Uschi Steigenberger was formally presented with the award in a ceremony at the Department for Business, Energy and Industrial Strategy on Wednesday 8th February.
Minister for Universities, Science, Research and Innovation Jo Johnson said, ““This honour pays tribute to Ursula’s years of hard work and innovation in the sciences. Ursula not only receives this award for her contribution to physics, but as recognition of the careers of budding scientists she has nurtured and the relationships amongst the international scientific community that she has grown. We should be proud of our UK science base and those, like Ursula, who are key to this. Science, research and innovation are key strengths of the UK, underpinning vital elements of our economy and national wellbeing.”
Uschi completed her PhD in Condensed Matter Physics before moving to the Institute Laue Langevin (ILL) in France. She then moved to ISIS to take up a post as instrument scientist on the PRISMA spectrometer. She went on to become group leader of the Excitations Group, then Head of the ISIS Spectroscopy and Support Division before becoming Director of Operations and then Director of ISIS in 2011.
Zoe Bowden, the current Director of ISIS Operations, says, “Uschi played a really important role in the development of ISIS. She was responsible for delivering state of the art neutron spectrometers that really were world class. She devoted an enormous amount of time and energy into the facility, and was instrumental in making ISIS the success it is today.”
L-R Uschi with Andrew Taylor, Zoe Bowden, Colin Carlile and Chick Wilson celebrating the 5th anniversary of ISIS.
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Uschi was also a pioneer in developing the careers of women in physics. She is a Fellow of the Institute of Physics and, as one of the most senior women working in UK physics, was part of the Institute’s pioneering review of women in the physics workplace, which led to the development of the Juno awards to address the under-representation of women in university physics departments. She led by example, but also actively mentored both men and women across STFC to develop their careers.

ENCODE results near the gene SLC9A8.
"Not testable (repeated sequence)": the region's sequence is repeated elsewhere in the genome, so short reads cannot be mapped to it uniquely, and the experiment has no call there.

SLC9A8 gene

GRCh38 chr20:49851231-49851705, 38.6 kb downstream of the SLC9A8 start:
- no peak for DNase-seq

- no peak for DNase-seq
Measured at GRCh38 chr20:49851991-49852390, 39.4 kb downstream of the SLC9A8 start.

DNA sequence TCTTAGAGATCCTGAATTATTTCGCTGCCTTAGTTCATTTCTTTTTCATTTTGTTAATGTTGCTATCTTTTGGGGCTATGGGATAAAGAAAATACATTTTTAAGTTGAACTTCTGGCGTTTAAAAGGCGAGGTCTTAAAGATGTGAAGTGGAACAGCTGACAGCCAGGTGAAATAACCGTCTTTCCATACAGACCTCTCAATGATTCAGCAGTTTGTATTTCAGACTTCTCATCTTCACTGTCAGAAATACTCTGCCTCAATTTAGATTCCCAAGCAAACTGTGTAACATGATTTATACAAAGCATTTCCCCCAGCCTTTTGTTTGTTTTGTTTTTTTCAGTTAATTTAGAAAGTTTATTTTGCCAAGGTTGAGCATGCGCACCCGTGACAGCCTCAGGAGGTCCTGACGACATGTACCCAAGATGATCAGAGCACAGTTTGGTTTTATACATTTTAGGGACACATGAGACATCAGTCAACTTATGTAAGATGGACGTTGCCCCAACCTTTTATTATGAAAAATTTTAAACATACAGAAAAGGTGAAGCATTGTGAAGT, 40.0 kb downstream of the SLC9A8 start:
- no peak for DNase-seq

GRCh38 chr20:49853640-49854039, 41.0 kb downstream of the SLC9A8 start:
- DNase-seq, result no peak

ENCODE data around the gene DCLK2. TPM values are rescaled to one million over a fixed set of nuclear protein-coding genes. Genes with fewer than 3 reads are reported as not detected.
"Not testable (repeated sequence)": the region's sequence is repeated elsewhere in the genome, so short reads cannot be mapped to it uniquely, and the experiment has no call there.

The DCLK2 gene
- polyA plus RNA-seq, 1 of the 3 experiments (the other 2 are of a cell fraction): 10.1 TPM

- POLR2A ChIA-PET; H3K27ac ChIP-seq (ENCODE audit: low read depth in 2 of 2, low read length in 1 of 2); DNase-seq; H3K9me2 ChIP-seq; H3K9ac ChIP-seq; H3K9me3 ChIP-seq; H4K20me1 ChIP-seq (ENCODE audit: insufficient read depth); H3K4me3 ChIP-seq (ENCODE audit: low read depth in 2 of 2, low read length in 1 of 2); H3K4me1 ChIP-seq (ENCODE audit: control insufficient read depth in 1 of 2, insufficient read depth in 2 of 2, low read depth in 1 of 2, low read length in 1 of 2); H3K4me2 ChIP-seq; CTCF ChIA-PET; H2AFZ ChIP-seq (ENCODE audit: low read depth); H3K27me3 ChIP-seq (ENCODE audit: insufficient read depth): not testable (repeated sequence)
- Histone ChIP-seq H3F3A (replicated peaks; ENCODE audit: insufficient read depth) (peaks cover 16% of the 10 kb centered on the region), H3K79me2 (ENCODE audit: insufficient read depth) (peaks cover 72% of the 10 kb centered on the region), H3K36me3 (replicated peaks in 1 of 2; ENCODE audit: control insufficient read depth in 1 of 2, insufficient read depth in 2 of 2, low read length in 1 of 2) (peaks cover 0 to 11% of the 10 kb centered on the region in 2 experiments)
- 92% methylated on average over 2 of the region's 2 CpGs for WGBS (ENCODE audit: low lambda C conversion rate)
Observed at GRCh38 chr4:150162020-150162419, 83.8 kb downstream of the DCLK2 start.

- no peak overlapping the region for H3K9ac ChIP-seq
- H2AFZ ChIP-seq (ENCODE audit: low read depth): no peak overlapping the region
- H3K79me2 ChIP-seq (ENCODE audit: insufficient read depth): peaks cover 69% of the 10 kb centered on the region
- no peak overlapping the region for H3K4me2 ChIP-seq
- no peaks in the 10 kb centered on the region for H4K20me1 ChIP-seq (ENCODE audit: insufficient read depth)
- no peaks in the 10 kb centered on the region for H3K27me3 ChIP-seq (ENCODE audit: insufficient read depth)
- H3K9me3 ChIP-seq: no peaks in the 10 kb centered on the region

Sarah Beardsley, now Head of the Space Engineering and Technology Division in RAL Space, was one of many that benefitted from her experience. Sarah says, “It was always a pleasure to spend time with Uschi – she was committed to helping others in STFC to develop their careers and she is a great role model for others to follow. She was always generous with her time, wise with her advice and passionate about what she did. Her work on promoting women in science has left a lasting legacy at STFC, as we are now aiming to achieve the Athena Swan Bronze Award.”
Philip King, current Head of the ISIS Spectroscopy and Support Division, also came under Uschi’s wing. He says, “Uschi was extremely committed to the development of ISIS – its instruments, its international standing, its research community and its people. She was a key ambassador for science, and it was great to have worked with her and learned from her.”
Uschi handed over the role of Director of ISIS to Robert McGreevy in October 2012.
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Andrew Taylor, Director of National Laboratories at STFC, said, “This is really well deserved, she’s has been a close and valued colleague for over 30 years. ISIS wouldn’t be the same without her.”